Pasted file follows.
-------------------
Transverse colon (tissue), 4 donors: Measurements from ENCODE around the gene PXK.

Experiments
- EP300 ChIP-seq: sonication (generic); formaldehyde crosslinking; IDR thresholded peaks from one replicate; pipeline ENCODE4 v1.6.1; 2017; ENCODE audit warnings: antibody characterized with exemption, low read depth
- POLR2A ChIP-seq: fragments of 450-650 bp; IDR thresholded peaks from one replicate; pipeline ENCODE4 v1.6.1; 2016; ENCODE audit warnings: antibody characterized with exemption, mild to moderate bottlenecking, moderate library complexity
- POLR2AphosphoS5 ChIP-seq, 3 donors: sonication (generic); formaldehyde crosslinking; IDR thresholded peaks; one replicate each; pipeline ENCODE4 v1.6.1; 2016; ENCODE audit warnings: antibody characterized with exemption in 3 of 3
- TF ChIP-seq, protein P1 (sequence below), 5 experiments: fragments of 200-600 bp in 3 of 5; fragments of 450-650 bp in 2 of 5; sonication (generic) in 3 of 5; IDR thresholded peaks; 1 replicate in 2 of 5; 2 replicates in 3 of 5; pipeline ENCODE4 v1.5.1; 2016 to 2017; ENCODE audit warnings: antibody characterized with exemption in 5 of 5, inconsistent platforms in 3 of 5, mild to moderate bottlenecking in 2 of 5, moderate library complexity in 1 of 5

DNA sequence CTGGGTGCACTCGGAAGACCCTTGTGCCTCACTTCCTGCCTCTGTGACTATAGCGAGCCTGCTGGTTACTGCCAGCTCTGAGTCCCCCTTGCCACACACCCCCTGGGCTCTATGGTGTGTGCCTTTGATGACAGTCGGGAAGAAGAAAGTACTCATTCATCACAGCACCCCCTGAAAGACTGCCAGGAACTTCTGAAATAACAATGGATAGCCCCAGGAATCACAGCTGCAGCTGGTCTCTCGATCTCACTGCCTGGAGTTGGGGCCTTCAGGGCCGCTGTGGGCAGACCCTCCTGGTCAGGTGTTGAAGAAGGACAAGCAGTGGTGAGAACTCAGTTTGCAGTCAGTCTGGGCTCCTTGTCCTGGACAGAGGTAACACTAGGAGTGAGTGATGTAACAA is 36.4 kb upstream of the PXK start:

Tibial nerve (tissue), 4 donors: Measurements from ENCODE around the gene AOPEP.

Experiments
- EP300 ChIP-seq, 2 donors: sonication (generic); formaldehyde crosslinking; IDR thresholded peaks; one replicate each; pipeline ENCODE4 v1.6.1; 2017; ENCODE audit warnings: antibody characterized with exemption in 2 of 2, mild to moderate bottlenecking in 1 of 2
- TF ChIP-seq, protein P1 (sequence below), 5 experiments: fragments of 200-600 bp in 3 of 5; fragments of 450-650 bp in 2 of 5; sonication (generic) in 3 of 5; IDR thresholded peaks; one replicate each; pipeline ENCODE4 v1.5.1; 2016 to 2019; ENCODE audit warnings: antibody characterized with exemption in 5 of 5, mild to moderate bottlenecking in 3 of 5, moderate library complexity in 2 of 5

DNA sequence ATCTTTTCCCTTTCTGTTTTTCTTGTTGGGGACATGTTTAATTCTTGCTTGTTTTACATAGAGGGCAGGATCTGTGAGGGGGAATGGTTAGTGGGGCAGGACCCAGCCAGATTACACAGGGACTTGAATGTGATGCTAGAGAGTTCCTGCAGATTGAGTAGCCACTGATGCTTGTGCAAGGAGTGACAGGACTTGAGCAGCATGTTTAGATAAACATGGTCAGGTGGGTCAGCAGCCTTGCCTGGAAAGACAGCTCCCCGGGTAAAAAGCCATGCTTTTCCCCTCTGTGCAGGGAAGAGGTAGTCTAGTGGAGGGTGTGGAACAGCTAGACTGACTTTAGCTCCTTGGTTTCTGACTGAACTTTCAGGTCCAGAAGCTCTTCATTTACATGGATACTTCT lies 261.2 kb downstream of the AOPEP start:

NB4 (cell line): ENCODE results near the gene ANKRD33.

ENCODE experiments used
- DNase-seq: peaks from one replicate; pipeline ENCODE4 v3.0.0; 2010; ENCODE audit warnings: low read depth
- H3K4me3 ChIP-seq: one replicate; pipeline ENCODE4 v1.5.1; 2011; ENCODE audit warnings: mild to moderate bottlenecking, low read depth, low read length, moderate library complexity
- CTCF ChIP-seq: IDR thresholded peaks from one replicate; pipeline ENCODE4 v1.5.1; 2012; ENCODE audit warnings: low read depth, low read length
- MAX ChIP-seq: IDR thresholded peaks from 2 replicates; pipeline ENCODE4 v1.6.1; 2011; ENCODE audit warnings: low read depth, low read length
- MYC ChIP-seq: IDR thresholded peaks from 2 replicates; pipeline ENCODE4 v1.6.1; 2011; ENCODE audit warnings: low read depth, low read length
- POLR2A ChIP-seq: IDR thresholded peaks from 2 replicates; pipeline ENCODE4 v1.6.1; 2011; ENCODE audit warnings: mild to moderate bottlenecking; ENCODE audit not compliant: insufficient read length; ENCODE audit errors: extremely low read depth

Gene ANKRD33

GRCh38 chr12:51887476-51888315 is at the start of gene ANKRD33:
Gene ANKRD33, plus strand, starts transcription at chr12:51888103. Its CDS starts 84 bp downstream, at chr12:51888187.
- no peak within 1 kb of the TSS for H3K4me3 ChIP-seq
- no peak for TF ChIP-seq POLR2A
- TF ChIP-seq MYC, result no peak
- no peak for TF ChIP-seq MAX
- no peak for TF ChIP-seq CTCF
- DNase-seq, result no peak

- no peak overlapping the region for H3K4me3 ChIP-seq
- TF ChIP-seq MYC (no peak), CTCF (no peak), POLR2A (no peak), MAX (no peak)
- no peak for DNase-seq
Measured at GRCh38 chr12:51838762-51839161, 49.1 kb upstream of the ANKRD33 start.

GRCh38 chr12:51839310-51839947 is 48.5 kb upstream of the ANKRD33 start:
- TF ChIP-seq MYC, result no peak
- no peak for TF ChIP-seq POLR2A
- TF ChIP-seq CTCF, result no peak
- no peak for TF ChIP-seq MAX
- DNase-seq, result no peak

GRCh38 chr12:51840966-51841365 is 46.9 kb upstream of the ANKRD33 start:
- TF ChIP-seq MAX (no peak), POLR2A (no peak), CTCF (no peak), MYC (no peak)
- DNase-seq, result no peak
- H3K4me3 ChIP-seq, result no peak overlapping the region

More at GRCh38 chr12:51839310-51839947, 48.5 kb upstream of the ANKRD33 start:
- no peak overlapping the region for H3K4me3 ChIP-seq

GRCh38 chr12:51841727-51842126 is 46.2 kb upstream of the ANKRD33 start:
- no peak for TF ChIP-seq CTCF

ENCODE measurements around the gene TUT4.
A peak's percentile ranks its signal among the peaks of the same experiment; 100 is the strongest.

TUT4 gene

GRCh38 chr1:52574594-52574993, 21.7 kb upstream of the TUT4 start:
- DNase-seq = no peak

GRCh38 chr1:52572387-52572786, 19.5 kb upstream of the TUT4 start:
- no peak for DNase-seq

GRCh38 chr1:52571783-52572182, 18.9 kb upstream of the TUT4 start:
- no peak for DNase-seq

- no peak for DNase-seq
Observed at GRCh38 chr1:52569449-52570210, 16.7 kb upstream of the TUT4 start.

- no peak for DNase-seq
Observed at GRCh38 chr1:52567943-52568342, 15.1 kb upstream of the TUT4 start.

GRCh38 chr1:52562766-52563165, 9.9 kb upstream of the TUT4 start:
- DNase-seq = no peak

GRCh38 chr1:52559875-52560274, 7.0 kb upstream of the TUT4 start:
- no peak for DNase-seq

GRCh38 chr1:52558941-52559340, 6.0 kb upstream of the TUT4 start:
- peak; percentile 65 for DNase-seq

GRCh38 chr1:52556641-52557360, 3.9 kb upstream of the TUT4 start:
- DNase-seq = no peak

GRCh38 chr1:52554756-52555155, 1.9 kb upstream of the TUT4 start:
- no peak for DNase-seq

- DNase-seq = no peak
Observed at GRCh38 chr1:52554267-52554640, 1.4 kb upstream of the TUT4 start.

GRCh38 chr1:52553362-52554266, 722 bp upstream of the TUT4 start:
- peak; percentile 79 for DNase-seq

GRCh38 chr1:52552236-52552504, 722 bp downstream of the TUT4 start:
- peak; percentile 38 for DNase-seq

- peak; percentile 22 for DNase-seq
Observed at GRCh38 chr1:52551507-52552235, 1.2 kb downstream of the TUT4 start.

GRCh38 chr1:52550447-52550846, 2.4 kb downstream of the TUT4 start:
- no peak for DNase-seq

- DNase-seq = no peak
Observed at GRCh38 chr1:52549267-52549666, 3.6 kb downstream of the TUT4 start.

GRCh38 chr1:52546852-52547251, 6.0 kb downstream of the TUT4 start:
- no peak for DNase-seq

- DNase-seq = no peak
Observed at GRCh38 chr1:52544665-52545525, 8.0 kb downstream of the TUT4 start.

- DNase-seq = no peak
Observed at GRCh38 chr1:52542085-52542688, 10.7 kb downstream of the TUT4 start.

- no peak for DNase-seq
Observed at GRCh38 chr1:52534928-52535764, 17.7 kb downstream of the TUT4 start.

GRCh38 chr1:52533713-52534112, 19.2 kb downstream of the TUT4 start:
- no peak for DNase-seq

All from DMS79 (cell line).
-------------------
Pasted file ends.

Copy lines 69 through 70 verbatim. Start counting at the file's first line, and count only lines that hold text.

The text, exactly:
GRCh38 chr1:52554756-52555155, 1.9 kb upstream of the TUT4 start:
- no peak for DNase-seq